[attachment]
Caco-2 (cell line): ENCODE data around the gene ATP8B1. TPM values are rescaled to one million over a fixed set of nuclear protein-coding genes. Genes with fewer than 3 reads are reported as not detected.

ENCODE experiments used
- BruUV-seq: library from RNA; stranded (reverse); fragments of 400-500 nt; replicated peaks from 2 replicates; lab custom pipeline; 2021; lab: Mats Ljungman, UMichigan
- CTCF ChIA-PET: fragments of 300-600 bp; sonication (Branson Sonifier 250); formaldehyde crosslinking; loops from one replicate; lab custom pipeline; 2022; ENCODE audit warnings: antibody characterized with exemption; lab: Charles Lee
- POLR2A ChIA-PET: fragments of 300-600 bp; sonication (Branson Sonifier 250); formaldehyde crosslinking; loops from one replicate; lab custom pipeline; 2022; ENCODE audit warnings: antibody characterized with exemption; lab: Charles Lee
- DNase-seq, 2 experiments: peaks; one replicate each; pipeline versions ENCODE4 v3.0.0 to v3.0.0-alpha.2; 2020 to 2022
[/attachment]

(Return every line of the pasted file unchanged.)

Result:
Caco-2 (cell line): ENCODE data around the gene ATP8B1. TPM values are rescaled to one million over a fixed set of nuclear protein-coding genes. Genes with fewer than 3 reads are reported as not detected.

ENCODE experiments used
- BruUV-seq: library from RNA; stranded (reverse); fragments of 400-500 nt; replicated peaks from 2 replicates; lab custom pipeline; 2021; lab: Mats Ljungman, UMichigan
- CTCF ChIA-PET: fragments of 300-600 bp; sonication (Branson Sonifier 250); formaldehyde crosslinking; loops from one replicate; lab custom pipeline; 2022; ENCODE audit warnings: antibody characterized with exemption; lab: Charles Lee
- POLR2A ChIA-PET: fragments of 300-600 bp; sonication (Branson Sonifier 250); formaldehyde crosslinking; loops from one replicate; lab custom pipeline; 2022; ENCODE audit warnings: antibody characterized with exemption; lab: Charles Lee
- DNase-seq, 2 experiments: peaks; one replicate each; pipeline versions ENCODE4 v3.0.0 to v3.0.0-alpha.2; 2020 to 2022